We have worked with attorneys to provide pre-trial research, code reviews, literature reviews, deposition reviews, and testimony at trial. In cases involving disputes over topics that are almost certainly unfamiliar to both judge and jury, expertise is not enough. The witness must be able to explain complex ideas simply and clearly. That is where we excel.
Case One (for the plaintif)
Company A purchased company B, a maker of data mining-based recommendation software used on web sites. Subsequently, some of the employees who had created the original product at company B formed company C to market a very similar product. Company A sued company C for violating the trade secrets A had acquired when it acquired B. The case depended largely on whether company C's central algorithm was essentially the same as the one claimed as a trade secret by A and B. The products were implemented in different programming languages and described in different terms. Michael Berry served as an expert for the plaintif reviewing thousands of lines of code, hundreds of e-mails, dozens of articles and depositions and then testifying very effectively that the products did, in fact, implement the same algorithm. The judge's decision incorporated much of Berry's testimony.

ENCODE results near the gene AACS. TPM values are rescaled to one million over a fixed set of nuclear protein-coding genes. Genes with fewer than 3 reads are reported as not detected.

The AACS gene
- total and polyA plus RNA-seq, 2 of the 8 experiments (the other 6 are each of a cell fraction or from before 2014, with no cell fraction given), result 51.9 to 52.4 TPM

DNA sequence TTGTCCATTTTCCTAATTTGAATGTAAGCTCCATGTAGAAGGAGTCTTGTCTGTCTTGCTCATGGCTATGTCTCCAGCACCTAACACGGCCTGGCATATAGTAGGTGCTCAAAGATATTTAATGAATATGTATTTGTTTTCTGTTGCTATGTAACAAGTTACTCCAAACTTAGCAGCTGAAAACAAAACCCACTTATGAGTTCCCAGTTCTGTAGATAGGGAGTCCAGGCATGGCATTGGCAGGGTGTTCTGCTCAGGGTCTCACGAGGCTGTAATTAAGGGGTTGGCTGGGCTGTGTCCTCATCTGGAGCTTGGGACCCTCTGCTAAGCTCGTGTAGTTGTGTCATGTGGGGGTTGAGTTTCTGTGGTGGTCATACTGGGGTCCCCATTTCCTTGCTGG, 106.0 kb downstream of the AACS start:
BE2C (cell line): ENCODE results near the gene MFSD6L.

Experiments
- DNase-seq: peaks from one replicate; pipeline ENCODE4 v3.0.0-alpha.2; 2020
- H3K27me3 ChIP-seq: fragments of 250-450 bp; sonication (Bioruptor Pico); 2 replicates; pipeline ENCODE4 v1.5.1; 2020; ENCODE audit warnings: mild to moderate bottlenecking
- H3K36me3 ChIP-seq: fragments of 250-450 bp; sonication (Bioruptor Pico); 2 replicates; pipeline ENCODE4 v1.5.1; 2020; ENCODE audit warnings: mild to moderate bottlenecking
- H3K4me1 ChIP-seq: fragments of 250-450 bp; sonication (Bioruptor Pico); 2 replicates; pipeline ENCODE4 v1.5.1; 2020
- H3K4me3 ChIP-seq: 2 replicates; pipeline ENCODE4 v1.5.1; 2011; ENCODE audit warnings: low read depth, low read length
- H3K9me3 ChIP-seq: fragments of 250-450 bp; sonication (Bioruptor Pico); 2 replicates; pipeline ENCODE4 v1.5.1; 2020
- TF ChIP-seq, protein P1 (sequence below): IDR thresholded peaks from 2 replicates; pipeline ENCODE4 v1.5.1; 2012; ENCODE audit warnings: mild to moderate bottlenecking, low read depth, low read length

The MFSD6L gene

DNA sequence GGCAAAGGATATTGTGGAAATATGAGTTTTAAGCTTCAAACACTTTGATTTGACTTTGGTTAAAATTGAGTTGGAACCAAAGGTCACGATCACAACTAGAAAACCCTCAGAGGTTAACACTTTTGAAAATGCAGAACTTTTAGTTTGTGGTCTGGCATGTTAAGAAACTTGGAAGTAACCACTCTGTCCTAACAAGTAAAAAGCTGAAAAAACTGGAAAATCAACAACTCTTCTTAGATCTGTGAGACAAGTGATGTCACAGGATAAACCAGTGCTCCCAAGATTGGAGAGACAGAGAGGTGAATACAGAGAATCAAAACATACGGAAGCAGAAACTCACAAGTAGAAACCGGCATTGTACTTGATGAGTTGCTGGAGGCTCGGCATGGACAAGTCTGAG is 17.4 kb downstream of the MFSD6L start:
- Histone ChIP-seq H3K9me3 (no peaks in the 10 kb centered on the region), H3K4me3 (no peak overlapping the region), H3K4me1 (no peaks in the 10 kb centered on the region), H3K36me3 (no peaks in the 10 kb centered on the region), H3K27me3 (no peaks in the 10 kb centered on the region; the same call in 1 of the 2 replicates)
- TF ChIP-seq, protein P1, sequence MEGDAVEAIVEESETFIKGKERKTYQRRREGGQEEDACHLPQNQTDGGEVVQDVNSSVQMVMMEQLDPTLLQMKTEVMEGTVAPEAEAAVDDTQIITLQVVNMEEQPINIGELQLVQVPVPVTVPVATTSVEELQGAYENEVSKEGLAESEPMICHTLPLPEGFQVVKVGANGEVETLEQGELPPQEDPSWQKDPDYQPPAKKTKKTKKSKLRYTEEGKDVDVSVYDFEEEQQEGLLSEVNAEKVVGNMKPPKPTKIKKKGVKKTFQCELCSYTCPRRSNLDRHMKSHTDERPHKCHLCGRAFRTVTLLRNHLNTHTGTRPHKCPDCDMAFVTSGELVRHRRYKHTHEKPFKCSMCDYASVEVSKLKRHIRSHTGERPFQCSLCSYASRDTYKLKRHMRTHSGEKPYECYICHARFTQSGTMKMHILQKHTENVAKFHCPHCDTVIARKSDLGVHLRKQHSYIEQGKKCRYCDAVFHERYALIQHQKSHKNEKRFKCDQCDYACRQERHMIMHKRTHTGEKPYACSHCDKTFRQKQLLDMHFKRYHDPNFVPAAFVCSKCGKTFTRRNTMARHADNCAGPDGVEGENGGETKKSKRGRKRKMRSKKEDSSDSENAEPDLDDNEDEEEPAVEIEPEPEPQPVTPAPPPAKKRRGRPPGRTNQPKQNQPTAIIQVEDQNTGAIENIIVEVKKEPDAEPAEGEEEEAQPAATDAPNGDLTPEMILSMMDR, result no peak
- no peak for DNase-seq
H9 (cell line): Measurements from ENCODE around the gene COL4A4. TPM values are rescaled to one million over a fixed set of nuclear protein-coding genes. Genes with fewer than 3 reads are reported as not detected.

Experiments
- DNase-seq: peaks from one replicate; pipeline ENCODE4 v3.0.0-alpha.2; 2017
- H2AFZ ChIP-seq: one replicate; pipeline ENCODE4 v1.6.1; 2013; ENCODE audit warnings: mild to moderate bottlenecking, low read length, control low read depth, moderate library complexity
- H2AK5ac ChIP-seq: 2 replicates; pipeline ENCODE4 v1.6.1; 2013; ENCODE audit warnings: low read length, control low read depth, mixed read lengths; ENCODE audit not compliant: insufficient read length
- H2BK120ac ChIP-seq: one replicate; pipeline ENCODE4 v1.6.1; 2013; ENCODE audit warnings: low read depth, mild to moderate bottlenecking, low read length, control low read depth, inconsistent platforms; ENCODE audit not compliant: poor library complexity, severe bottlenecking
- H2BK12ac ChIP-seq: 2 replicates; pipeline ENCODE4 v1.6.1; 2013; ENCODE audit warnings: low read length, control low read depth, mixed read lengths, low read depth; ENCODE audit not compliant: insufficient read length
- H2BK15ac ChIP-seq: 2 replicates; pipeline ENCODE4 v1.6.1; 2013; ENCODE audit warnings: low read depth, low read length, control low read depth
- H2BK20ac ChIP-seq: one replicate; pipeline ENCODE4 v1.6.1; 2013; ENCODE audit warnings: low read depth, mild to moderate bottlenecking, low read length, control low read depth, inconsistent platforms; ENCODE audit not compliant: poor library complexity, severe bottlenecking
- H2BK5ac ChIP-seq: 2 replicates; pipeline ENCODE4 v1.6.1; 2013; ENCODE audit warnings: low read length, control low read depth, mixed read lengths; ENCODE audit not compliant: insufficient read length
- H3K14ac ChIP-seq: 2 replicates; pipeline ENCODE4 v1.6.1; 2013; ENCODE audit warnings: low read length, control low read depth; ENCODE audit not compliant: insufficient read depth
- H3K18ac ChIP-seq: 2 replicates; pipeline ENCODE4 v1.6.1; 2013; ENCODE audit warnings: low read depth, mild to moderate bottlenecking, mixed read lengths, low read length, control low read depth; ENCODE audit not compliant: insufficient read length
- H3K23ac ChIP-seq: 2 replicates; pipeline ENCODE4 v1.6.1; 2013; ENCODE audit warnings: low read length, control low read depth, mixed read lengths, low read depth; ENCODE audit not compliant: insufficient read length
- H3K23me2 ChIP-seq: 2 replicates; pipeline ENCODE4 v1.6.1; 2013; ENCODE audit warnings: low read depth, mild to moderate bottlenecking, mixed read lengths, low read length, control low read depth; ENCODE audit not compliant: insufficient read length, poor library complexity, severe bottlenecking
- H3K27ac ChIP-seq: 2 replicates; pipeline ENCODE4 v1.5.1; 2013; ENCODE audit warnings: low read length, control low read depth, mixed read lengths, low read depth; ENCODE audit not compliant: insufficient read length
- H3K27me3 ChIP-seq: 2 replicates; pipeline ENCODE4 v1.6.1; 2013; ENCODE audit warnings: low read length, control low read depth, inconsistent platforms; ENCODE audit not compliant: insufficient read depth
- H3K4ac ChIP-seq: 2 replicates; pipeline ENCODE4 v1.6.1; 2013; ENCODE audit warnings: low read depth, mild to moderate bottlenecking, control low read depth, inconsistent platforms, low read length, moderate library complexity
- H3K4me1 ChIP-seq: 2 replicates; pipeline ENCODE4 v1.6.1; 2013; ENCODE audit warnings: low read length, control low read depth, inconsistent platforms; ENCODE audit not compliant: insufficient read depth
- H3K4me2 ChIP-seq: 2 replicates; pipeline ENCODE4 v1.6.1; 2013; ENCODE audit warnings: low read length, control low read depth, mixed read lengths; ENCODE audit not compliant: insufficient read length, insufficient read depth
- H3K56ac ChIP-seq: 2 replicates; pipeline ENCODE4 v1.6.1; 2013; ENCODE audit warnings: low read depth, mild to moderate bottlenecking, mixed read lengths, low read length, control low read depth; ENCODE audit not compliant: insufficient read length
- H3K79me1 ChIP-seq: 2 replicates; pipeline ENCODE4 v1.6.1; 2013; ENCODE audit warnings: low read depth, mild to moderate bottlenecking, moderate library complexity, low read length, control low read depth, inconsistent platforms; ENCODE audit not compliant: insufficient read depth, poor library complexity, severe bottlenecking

Case Two (for the defendant)
Company A submitted a proposal to company B to build a system for housing and mining call detail data for a long-distance company. As part of the proposal process company A revealed its proposed methodology which it considered to be a trade secret. Company B rejected A's proposal and built its own system in house. Company A sued claiming that company B would not have been able to build the system without having learned how from A's proposal. Much depended on what was and was not common knowledge about data mining techniques and parallel processing implementations at the time of the original proposal. Since Gordon Linoff and Michael Berry were deeply involved with both technologies at the time in question they were of immense value to the defense. They had personal knowledge of similar systems and were able to supply references that the attorney's would not have been able to find. Both Gordon Linoff and Michael Berry did pre-trial research and Michael Berry prepared an Expert Report for the court and testified at the jury trial. The court found that company B had violated some of the terms of the confidentiality agreement it and its employees had made with A, but not that B had relied on A's trade secrets. Because of this ruling, B did not have to pay the large damage claim that A was demanding.